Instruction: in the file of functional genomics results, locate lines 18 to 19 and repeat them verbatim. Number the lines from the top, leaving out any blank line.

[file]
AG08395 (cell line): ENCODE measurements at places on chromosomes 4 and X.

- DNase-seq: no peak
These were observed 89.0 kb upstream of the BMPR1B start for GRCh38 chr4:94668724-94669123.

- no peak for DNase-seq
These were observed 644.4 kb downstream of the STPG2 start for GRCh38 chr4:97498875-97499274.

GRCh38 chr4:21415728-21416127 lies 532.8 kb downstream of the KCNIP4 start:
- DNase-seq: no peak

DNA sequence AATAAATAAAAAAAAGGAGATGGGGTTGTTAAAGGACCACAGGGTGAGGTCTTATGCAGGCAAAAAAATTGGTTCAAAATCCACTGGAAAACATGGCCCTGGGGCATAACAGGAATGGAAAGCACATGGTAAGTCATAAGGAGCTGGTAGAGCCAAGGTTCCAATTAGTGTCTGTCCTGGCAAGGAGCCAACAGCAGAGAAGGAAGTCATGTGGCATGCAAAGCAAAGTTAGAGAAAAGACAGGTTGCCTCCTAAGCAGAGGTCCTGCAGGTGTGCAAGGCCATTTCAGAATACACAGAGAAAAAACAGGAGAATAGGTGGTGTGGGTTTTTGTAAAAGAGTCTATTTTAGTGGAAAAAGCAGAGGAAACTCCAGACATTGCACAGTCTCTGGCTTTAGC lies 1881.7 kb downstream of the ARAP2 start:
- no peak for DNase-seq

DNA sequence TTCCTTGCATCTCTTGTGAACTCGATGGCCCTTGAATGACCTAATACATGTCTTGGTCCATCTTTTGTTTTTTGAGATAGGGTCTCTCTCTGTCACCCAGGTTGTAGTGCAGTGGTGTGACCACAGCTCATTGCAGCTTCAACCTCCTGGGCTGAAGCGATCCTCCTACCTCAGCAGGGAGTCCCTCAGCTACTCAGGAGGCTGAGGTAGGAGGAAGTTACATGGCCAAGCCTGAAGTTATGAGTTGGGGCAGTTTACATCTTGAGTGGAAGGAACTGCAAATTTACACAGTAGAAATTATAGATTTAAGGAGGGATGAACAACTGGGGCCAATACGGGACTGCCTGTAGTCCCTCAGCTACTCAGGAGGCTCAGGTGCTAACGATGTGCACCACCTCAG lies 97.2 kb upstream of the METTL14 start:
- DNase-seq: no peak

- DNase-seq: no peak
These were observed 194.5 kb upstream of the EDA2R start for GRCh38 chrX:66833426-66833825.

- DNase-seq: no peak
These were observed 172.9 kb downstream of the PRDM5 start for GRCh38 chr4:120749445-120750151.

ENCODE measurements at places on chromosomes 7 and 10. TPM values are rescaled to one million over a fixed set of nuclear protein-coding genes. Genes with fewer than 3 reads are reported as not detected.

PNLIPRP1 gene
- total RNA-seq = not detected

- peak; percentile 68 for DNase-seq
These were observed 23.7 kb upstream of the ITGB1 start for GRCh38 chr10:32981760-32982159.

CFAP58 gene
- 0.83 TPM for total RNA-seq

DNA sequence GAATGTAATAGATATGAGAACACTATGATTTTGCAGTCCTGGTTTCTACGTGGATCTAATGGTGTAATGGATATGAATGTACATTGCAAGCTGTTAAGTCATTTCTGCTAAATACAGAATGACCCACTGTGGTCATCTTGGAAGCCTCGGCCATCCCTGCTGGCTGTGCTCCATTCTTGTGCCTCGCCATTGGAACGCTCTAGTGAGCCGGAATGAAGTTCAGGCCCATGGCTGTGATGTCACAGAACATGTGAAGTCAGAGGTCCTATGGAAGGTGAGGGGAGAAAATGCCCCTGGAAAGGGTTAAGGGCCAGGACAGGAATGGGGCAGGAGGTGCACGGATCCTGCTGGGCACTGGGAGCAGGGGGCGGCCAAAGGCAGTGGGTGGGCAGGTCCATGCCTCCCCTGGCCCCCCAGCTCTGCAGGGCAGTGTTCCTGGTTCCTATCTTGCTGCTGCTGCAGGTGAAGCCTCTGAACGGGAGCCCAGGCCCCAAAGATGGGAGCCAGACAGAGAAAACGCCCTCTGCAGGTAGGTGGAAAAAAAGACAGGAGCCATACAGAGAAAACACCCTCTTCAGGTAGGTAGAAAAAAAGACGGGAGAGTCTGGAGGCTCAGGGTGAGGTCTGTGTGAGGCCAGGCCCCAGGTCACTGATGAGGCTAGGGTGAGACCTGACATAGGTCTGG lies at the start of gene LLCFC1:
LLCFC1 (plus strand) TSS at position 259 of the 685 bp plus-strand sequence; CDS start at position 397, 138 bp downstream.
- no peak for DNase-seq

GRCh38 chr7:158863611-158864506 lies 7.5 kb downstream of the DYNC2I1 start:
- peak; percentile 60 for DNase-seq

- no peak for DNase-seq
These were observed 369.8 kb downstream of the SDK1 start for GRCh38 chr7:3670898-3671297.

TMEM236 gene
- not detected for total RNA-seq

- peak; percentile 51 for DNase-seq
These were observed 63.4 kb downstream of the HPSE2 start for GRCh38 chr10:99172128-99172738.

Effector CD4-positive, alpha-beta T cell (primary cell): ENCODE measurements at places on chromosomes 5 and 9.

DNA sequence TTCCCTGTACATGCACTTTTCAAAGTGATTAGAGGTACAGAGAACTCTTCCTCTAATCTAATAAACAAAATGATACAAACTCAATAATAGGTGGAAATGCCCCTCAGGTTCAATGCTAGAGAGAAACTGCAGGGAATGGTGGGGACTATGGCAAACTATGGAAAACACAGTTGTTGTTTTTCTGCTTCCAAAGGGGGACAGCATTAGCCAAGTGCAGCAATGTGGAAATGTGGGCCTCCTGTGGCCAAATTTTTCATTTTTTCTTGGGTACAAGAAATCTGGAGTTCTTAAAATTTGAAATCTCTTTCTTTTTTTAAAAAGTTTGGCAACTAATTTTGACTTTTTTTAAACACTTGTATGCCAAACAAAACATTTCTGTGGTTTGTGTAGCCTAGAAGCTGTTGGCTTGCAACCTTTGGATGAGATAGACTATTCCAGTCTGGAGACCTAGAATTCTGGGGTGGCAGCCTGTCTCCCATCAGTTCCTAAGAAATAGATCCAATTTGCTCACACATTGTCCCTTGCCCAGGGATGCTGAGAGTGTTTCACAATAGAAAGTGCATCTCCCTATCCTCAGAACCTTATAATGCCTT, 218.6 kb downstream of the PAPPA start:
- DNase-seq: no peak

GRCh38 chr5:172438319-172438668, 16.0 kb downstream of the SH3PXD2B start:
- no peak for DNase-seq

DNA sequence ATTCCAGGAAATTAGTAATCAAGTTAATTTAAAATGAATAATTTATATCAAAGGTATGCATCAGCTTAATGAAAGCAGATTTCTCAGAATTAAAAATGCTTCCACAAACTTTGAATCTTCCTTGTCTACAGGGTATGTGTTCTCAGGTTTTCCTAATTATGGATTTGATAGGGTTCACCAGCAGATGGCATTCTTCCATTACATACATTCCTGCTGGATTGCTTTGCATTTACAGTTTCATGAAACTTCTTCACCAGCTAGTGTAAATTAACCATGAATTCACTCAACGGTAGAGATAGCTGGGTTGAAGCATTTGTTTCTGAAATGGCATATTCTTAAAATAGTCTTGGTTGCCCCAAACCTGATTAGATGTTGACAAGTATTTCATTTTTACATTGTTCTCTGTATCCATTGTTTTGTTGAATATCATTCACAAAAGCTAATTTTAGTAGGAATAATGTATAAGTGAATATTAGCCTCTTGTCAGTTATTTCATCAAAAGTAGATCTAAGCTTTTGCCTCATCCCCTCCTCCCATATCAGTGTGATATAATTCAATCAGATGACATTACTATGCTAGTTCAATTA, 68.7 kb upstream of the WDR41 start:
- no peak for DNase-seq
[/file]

- total RNA-seq = not detected

- peak; percentile 68 for DNase-seq